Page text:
Derrell Peel: Be Careful What You Ask For

Noble Ranch ( CAB )

The opinions expressed in this commentary are those of Derrell Peel, Oklahoma State University Cooperative Extension livestock marketing specialist.

COVID-19 has caused unparalleled and catastrophic impacts on cattle and beef markets along with every other part of the economy.  Cattle and beef markets are experiencing devastating shocks and challenges resulting in price changes and market behavior that are, not only unprecedented, but also difficult to understand and confusing to many. 

The anger and frustration of some cattle producers has turned to accusations and proposals for change that will have long-term implications and unintended consequences for the cattle and beef industry.

The U.S. cattle and beef industry is probably the most complex set of markets on the planet.  It is extremely difficult to understand with many levels of productions and an enormously complicated marketing chain. 

Cattle producers often feel – rightfully – that others do not understand the cattle business.  They face many challenges and unique considerations of raising cattle in a vast array of climates and production environments; and they constantly fend off a never-ending set of calls to change how cattle are produced for this or that unrealistic demand or expectation of someone somewhere. 

Currently some cattle producers are calling for one-size-fits-all restrictions on business practices or changes in industry structure based on a lack of, or an incomplete understanding of, how packing and processing businesses and markets work to process and market thousands of different beef products in a multitude of wholesale and retail beef markets.

Never before has the industry faced so many challenges that threaten the operation of multiple processing facilities simultaneously along with massive disruptions to the food service supply chain severely limiting nearly half of the total beef market.  The impacts of COVID-19 on beef markets would not be different if the industry consisted of more, smaller, less efficient packing plants who were forced to purchase cattle in immediate cash markets.  It might well be worse.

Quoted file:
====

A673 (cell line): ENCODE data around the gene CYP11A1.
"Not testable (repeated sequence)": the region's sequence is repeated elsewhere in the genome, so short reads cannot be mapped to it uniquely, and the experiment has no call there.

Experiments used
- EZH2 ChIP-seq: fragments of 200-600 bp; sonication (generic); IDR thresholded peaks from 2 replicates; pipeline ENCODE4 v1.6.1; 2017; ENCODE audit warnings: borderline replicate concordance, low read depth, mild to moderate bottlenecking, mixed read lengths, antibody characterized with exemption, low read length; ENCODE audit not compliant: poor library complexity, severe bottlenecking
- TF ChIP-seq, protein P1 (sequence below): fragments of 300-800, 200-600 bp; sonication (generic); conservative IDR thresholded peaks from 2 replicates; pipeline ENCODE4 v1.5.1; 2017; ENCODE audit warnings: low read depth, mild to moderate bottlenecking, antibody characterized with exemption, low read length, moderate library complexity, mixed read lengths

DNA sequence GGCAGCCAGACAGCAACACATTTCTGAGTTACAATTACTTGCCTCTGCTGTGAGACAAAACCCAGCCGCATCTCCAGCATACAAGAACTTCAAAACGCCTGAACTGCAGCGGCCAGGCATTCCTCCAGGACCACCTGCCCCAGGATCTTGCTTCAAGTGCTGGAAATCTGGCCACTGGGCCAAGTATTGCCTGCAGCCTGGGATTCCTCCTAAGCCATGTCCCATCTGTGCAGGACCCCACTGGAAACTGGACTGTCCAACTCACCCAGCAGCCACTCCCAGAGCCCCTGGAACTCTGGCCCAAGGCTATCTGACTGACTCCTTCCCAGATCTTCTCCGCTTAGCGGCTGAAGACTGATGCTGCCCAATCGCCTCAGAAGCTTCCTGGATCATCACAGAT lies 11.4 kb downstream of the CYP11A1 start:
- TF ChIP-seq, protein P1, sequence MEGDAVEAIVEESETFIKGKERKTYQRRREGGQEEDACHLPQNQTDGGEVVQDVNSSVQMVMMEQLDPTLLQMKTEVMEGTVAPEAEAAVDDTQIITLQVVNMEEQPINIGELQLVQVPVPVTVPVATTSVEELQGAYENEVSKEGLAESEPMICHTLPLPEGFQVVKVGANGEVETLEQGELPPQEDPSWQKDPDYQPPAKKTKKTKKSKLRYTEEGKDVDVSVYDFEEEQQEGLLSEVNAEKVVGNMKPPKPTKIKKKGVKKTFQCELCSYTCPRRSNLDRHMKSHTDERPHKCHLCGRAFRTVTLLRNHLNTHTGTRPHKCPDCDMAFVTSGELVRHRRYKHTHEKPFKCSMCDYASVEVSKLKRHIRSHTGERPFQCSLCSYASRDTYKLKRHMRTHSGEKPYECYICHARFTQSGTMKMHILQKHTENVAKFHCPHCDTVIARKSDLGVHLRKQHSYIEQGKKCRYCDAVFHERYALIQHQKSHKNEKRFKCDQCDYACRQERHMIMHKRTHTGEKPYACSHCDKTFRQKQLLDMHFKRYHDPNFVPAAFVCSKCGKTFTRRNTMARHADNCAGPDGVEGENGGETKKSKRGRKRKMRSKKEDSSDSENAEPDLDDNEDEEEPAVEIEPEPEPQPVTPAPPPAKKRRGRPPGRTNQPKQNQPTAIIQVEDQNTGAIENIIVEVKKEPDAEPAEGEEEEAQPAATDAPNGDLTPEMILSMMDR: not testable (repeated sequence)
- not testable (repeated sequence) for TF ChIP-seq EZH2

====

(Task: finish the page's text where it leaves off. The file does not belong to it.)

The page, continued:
The current structure and business practices of the industry evolved in response to the economic forces that drive the beef industry, like every industry, to be as competitive as possible.  The cost efficiencies of large-scale cattle feeding and meatpacking operations is undeniable. Some current proposals will add cost and risk to the industry and will further increase the differences between cattle and wholesale beef prices. 

A less efficient, higher cost beef industry will ultimately result in higher beef prices for consumers and make beef a less competitive protein industry.  Simultaneously, cattle producers will face lower cattle prices and, as the industry downsizes, more will be forced out of the industry. 

Cattle producers will decide what sort of policy prescriptions they want to pursue that will affect how the beef industry functions.  I am not suggesting what policies should or should not be promoted.  My job is to make sure that the industry understands the implications and consequences of alternatives that are being considered. 

Some of the proposals being promoted today will have unintended consequences that are negative for the entire industry.  This industry consists of many diverse sectors and perspectives but in the end the entire cattle and beef industry will thrive or not as a single industry.  Be careful what you ask for.